Music Reviews

Jeff Ott

Will Work For Diapers

Subcity

Nothing like folk music to push your politics – the music is slow and unobtrusive, and there’s no strong hook to block your well thought out message. This two CD set speaks a manifesto for the Ruckus Society, which provides activists with whatever resources it can scrounge up. Of course, like all political groups, you have to be the right flavor of activist to get support. But that’s not atypical. The songs here cover a long list of topics, mostly very current: The Gulf War, 9-11, stop using oil and plastics. Interspersed are some old standards: feminism, don’t pay your evil landlord rent, feed the poor. All these songs are reasonably well played and to the point, even if they all sound pretty much the same.

This isn’t an album about music so much as one about changing the world. If you like the manifesto, you’ll love the soundtrack, and if you don’t buy the program, it’s reasonably offensive. Imagine an acoustic guitar played out of a van covered with stickers and spewing oil smoke – the driver means well, but probably isn’t accomplishing what he wants. That’s the joy of idealism; you can practice a religion without all those tedious voters meetings.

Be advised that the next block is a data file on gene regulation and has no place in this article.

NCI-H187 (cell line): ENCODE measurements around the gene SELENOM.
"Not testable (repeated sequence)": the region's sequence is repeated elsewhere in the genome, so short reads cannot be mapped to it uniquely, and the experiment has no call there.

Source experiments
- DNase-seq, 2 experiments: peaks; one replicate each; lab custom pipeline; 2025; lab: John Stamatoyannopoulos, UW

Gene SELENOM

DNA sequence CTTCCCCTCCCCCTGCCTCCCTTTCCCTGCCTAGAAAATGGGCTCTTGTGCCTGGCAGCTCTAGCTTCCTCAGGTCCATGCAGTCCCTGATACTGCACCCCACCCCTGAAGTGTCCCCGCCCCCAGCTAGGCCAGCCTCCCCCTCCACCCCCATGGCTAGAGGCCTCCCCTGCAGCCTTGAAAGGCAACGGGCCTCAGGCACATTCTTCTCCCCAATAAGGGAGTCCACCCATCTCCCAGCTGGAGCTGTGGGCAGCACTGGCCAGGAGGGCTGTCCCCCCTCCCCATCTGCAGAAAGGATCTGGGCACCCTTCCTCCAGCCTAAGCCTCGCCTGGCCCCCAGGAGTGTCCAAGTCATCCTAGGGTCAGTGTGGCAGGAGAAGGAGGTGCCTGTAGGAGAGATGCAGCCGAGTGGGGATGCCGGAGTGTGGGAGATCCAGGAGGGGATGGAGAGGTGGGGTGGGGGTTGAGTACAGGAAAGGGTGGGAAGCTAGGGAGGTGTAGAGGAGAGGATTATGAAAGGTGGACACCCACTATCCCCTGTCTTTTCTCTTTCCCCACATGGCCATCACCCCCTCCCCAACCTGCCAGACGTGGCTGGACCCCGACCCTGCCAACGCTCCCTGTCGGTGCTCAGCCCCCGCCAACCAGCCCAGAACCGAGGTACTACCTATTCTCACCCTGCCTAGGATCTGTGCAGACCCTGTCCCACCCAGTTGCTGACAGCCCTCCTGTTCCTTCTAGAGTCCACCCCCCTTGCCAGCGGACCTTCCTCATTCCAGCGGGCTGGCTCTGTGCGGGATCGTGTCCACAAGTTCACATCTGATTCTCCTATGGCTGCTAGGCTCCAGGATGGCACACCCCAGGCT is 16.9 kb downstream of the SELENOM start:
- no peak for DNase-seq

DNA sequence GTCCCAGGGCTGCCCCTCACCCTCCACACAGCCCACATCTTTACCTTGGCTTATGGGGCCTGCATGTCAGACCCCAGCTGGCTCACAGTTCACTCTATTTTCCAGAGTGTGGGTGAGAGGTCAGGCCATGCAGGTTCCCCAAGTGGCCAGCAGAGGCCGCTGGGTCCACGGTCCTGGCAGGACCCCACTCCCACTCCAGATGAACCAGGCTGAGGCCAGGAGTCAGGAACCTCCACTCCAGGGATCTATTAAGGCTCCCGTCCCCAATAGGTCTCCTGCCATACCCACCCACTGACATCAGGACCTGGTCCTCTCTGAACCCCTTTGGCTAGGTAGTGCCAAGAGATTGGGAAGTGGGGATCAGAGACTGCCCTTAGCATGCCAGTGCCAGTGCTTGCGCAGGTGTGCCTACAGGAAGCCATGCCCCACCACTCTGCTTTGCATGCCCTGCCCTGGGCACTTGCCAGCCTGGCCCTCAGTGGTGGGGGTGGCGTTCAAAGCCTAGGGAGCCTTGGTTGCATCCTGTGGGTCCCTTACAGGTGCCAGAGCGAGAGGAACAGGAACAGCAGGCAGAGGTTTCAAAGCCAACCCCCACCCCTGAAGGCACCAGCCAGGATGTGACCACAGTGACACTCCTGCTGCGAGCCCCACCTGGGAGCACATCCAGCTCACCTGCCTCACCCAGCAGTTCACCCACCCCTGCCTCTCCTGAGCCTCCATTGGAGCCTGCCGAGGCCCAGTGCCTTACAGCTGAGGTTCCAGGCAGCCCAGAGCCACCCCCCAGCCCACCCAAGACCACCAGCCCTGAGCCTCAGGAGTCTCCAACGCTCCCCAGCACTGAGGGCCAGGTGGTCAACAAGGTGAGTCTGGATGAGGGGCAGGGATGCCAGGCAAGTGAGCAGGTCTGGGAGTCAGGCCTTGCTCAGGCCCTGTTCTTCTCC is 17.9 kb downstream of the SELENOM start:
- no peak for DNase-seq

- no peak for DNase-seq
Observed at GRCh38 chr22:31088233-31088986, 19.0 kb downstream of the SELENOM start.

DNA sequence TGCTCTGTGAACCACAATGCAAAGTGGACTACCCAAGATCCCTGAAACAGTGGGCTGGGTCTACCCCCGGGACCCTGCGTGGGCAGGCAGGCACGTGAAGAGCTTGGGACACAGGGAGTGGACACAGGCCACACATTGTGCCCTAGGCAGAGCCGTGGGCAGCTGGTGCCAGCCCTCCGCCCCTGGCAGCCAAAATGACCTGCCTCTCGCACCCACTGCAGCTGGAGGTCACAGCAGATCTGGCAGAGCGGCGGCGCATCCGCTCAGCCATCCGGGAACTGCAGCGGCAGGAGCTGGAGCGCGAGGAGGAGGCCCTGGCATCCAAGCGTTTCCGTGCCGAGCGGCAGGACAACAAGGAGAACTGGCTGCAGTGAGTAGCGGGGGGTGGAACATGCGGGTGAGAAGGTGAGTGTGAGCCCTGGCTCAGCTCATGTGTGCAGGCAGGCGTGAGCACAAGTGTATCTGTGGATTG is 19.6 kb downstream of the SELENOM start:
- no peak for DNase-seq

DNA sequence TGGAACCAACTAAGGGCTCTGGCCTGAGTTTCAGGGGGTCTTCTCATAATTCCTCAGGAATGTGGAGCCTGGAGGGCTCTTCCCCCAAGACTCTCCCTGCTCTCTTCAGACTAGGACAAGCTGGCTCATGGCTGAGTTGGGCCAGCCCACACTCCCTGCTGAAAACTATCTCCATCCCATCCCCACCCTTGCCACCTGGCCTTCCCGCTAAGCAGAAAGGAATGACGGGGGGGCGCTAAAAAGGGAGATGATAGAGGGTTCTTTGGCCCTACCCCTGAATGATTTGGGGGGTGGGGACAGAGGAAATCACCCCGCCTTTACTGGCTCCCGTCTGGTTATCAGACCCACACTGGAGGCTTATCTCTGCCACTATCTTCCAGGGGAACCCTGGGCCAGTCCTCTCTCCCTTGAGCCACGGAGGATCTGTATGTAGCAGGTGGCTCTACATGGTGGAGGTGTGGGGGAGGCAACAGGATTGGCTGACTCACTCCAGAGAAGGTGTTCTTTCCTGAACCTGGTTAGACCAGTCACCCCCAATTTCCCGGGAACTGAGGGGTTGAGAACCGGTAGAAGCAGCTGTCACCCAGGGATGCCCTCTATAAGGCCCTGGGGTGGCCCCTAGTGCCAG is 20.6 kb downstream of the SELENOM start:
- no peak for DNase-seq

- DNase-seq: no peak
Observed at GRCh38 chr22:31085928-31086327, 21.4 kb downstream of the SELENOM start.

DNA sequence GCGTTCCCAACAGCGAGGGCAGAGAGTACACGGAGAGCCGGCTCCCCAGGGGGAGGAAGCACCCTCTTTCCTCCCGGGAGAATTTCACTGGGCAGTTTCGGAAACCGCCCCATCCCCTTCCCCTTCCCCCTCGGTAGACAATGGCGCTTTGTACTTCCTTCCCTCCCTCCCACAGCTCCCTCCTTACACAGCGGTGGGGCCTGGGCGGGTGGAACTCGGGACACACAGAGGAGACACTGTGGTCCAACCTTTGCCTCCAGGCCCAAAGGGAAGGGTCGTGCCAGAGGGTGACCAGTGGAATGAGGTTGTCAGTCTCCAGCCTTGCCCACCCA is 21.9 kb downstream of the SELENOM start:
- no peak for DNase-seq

Subcity Records: http://www.subcity.net/ • Ruckus Society: http://www.ruckus.org/


Recently on Ink 19...

New Music Now 008: doubleVee

New Music Now 008: doubleVee

Features

Join Ink 19 with Barb and Allan Vest for new music from Sydney, Australia band Bloods, Prey composer Sarah Schachner, and doubleVee’s own latest release, Treat Her Strangely. What was your first cassette tape, hmm?

Hold Me Tight

Hold Me Tight

Screen Reviews

Lily and Generoso review Hold Me Tight, the sixth feature directed by renowned actor Mathieu Amalric. Centered around a brilliant performance from Vicky Krieps (Phantom Thread, Bergman Island), Hold Me Tight is an unpredictable and remarkable psychological drama.

Sirens

Sirens

Screen Reviews

The fact that the band Slaves to Sirens exists is impressive, but that they live, love, and breathe to play metal takes things to another level. Sirens documents the journey. Review by Charles DJ Deppner.